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Why Can't I Sleep at Night? 5 Surprising Possibilities

why can't I sleep at night

Marc Kaplan |

Do you lay awake at night wondering why can’t I sleep at night? You’re not alone. Over 60 million Americans suffer from insomnia too. 

But along with not being able to sleep at night come the knock-on effects to your daytimes. With daytime fatigue being a major concern for many and wider health problems such as stress, anxiety, and depression.

So why can’t you sleep at night? You might think that your mind is too full of swirling thoughts and you can’t settle. Or you may be able to fall asleep fine, but you have a restless night and keep waking up. 

In this article, we’ll take a look at some of the reasons that you might find it difficult to drop off and to stay asleep. Here are five surprising possibilities for why you can’t sleep. 

1. Back Pain

For anyone who has experienced back pain before, you’ll know how it can be a challenge to get the right sleeping position. You roll over and suddenly you find yourself in immense pain. 

The pain that you experience when trying to sleep when you’ve got back pain can be so unbearable it keeps you awake for a long time. 

If you are lucky enough to manage to get to sleep, it can often be short-lived. You might roll over or twitch in your sleep and you’re back to square one. 

If you are someone that experiences back pain and you struggle with sleep, try stretching your back every day. 

When you go to sleep at night, be sure and put a pillow under your knees as this will help alleviate the pressure on your spine. Hopefully, that should ensure you are comfortable enough to enjoy a rested night’s sleep. 

2. You’re Depressed 

Depression can send your sleep in either direction. If you’re depressed, you might find yourself sleeping all of the time or equally, unable to sleep at night.

Not being able to get to sleep is one thing, but people that experience depression often struggle to stay asleep once they do drop off. 

If you are experiencing depression-related insomnia, speak with your doctor or a counselor. There are several ways of coping with depression. Your doctor may recommend sleep aids or antidepressants. 

On the other hand, talking therapy such as cognitive behavior therapy might help you develop coping strategies to manage your depression yourself.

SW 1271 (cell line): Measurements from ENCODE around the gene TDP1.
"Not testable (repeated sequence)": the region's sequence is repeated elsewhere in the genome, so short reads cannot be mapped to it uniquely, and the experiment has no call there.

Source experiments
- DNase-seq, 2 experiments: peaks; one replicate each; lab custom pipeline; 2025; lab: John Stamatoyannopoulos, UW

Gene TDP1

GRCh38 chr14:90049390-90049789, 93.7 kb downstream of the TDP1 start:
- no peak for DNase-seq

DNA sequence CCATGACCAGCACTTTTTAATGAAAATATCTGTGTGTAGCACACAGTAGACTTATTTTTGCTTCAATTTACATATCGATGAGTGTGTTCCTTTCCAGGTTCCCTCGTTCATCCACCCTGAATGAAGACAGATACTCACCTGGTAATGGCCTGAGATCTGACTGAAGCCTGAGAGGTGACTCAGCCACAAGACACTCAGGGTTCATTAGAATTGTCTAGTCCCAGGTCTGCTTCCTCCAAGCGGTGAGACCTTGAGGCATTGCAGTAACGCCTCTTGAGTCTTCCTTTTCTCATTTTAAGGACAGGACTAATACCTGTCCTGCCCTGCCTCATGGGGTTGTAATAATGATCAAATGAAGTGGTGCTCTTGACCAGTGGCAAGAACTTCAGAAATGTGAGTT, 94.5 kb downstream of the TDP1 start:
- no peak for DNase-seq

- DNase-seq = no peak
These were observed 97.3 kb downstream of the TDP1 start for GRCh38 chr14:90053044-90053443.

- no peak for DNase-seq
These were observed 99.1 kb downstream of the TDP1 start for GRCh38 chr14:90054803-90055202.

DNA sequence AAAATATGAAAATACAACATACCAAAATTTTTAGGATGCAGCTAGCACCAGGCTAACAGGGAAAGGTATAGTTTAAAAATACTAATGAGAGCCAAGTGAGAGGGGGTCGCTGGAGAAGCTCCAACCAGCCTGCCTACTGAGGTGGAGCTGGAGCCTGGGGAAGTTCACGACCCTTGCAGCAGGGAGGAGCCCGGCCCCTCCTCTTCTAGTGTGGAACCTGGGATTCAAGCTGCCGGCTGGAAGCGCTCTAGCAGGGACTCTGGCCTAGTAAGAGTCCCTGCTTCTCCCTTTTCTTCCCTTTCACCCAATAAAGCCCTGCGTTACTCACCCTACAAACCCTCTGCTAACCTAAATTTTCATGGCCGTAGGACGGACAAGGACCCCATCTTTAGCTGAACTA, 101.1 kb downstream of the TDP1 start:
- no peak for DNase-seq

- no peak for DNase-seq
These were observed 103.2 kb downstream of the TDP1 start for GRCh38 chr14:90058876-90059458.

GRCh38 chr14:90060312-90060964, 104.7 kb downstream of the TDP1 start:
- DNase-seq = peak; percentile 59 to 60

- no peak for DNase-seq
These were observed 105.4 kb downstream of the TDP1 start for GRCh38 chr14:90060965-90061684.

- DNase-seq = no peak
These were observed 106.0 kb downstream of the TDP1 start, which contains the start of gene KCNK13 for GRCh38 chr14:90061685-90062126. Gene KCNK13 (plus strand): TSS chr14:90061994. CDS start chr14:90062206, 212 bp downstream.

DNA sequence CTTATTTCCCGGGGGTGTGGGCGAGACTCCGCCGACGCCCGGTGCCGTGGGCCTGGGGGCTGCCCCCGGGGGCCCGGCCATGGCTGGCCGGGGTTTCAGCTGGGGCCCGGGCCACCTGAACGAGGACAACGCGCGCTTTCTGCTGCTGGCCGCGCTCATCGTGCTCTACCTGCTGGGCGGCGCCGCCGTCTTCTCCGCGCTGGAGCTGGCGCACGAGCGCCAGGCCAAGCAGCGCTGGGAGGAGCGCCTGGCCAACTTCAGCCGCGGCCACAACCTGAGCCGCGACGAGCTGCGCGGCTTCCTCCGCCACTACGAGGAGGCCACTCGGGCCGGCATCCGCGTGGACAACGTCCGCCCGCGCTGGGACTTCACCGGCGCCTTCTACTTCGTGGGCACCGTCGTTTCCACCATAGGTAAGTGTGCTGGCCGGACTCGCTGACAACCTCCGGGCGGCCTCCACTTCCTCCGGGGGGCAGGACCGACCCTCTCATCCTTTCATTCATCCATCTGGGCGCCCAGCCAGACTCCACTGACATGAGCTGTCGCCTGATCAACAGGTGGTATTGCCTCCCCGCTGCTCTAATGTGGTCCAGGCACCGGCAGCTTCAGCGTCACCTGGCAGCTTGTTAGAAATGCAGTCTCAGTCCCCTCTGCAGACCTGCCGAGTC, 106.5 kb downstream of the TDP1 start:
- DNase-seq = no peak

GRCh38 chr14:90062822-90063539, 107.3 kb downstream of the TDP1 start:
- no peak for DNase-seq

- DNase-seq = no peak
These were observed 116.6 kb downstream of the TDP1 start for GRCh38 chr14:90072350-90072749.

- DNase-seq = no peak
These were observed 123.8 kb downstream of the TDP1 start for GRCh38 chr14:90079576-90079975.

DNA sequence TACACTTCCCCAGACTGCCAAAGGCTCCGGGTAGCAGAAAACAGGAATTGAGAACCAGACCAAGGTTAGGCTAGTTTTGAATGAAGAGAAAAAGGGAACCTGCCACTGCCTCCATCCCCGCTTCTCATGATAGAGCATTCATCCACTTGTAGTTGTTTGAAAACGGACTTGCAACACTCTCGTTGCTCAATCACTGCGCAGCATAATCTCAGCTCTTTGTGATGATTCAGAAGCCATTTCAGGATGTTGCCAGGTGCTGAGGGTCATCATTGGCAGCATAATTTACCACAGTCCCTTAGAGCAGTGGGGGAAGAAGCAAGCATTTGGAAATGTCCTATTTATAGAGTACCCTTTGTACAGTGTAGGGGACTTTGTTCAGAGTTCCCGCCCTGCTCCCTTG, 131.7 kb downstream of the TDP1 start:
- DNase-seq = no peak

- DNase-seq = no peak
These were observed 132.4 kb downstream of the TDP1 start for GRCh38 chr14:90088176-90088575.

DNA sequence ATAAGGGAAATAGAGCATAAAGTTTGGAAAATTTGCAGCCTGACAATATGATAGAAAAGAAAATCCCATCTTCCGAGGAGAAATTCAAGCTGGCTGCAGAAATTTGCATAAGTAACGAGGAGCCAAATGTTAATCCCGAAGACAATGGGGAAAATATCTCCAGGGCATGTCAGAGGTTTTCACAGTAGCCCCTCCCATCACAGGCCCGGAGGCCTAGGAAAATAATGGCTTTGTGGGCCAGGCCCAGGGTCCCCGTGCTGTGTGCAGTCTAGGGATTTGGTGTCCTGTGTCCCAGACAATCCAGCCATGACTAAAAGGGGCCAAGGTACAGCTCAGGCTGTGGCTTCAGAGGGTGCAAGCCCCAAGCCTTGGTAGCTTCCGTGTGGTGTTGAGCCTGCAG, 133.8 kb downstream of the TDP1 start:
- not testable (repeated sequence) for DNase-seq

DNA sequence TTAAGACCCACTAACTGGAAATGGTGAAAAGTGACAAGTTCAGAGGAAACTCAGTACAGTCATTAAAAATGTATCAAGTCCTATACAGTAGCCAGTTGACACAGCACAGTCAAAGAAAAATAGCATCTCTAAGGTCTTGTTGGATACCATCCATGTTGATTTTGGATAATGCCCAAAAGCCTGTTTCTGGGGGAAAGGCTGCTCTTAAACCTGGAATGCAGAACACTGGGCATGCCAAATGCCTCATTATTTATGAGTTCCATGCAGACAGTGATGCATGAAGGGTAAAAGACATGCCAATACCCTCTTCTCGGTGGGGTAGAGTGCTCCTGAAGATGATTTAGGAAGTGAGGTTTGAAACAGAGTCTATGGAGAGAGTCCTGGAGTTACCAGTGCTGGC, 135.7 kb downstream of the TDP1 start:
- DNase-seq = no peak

In addition to this, there are stress management courses that might be useful for fighting the causes of depression.

3. You're Doing Too Much Before Bed

If you’re someone who is constantly on the go until the minute they fall into bed, how do you expect to be able to fall asleep straight away?

Sure, you’ve probably burnt through a lot of energy throughout the day and are naturally tired, but your brain hasn’t had time to wind down.

Allowing yourself that all-important time to relax before you go to bed is essential in helping you to get the most restful sleep possible. 

Stop rushing around so late in the day. Try and find some time to relax and unwind before you even get into bed. This may mean adjusting your daily routine to accommodate. However, if you’re sleeping better on a night, you might be more productive the following morning. 

Try taking a bath or reading a book before you go to bed. Many people swear by meditation or other relaxation techniques. Find something that works for you and add it to your nightly routine. 

4. You Nap During the Day

Given half a chance, most of us would take a nap during the day if we could. A little forty-winks here-and-there never hurt anyone, right?

Well, that’s not quite true. If you’re very often napping later in the afternoon, then it will impact your ability to sleep in the night. 

That said, there are a number of great health benefits associated with taking a short nap. Napping can help with your mood, it can give you a much-needed boost of energy, and it can help you to perform better mentally. 

So napping in moderation is a good thing. 

The trick is to keep your naps to less than 90-minutes. Anything after that and you’ll fall into a deeper sleep. In addition to this, keep your naps to the earlier part of the afternoon. Anything past 4:00 p.m. will definitely impact your nighttime sleep.  

5. You Have Blue Light Insomnia

Blue light insomnia is probably one of the biggest reasons that people struggle to sleep these days. It is often one of the most overlooked reasons too. 

Blue light insomnia relates to the use of smartphones and other devices before bedtime. 

Devices such as smartphones, tablets, laptops, and even TVs all emit blue light from their screens. This blue light suppresses your body’s natural production of the sleep hormone melatonin. 

It is recommended that you don’t use your devices during the hour before you go to bed. That way, your melatonin levels won’t be affected. 

Instead of scrolling through Facebook and Instagram late into the evening, why not read a book? If you’re looking for a different way to relax on a night instead of watching the TV, you could opt to play a board game instead. 

Why Can’t I Sleep at Night?

There are many reasons why you may be unable to sleep. Understanding why can’t I sleep at night is key to finding the right solution for your insomnia. 

At Save Rite Medical we stock a range of medical supplies that can help you get a good night’s sleep. From eye masks, to sleep aids and equipment for sleep apnea we’ve got everything you need. 

Get in touch to find out more about the sleep products that we stock.